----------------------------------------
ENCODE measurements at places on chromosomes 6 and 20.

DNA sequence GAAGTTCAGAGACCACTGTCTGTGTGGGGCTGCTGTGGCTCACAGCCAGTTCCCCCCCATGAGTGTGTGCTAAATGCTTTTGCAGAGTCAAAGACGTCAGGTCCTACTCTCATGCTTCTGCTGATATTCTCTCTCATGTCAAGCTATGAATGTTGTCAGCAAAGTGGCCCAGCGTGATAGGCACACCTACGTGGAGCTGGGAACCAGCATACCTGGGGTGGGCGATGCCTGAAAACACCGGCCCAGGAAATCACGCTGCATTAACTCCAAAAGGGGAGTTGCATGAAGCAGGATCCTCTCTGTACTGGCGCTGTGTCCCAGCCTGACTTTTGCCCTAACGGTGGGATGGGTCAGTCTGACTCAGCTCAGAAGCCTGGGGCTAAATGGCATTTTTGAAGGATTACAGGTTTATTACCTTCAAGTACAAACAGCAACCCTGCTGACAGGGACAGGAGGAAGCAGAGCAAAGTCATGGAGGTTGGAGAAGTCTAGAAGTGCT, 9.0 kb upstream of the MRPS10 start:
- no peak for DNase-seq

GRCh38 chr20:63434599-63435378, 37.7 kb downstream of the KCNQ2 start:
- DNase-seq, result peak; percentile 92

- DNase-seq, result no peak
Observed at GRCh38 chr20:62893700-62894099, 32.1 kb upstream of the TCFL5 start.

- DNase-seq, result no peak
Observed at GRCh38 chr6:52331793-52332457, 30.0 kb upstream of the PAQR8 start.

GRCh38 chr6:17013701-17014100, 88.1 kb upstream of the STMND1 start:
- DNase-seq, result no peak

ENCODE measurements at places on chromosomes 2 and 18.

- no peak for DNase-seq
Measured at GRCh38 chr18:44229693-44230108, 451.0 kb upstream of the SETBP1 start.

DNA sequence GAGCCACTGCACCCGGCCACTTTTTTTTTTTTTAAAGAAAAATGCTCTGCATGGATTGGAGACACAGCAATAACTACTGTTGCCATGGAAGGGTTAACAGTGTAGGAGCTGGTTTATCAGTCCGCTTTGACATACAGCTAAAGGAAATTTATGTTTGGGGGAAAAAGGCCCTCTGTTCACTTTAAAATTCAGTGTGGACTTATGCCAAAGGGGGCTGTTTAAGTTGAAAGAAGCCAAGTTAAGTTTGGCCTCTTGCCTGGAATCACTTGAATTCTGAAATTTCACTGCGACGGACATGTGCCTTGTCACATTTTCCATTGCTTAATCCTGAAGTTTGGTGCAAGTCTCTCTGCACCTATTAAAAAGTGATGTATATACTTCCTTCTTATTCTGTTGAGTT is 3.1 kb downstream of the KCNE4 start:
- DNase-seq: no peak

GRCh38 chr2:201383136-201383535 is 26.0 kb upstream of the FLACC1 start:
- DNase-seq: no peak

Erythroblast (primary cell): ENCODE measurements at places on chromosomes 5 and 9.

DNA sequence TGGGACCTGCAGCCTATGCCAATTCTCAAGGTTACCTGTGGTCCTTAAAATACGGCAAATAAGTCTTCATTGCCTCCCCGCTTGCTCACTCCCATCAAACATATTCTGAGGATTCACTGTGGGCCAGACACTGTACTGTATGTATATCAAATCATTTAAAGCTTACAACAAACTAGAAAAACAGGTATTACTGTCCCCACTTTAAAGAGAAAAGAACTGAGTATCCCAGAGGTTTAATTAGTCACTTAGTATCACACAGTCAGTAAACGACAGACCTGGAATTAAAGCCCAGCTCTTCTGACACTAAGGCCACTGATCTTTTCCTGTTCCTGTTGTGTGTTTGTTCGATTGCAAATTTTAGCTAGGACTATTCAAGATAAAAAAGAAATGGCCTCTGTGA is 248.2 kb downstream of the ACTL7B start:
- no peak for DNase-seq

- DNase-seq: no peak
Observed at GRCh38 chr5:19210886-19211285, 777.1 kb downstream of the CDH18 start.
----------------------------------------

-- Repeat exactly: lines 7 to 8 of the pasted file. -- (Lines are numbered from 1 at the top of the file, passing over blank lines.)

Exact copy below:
Observed at GRCh38 chr20:62893700-62894099, 32.1 kb upstream of the TCFL5 start.

- DNase-seq, result no peak